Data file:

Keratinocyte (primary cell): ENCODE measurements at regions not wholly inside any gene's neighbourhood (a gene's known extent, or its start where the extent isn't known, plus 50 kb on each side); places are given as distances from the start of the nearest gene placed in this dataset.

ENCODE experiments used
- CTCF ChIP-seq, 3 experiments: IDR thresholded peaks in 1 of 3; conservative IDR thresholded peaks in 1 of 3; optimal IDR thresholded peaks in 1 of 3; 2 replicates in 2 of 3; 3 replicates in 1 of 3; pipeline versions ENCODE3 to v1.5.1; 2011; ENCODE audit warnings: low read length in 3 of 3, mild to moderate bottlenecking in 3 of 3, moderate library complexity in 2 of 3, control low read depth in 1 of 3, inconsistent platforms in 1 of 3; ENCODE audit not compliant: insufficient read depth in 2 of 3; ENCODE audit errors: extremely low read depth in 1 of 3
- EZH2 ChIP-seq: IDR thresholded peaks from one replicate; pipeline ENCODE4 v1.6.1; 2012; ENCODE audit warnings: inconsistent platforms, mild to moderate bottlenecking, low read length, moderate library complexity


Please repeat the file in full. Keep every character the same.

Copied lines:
Keratinocyte (primary cell): ENCODE measurements at regions not wholly inside any gene's neighbourhood (a gene's known extent, or its start where the extent isn't known, plus 50 kb on each side); places are given as distances from the start of the nearest gene placed in this dataset.

ENCODE experiments used
- CTCF ChIP-seq, 3 experiments: IDR thresholded peaks in 1 of 3; conservative IDR thresholded peaks in 1 of 3; optimal IDR thresholded peaks in 1 of 3; 2 replicates in 2 of 3; 3 replicates in 1 of 3; pipeline versions ENCODE3 to v1.5.1; 2011; ENCODE audit warnings: low read length in 3 of 3, mild to moderate bottlenecking in 3 of 3, moderate library complexity in 2 of 3, control low read depth in 1 of 3, inconsistent platforms in 1 of 3; ENCODE audit not compliant: insufficient read depth in 2 of 3; ENCODE audit errors: extremely low read depth in 1 of 3
- EZH2 ChIP-seq: IDR thresholded peaks from one replicate; pipeline ENCODE4 v1.6.1; 2012; ENCODE audit warnings: inconsistent platforms, mild to moderate bottlenecking, low read length, moderate library complexity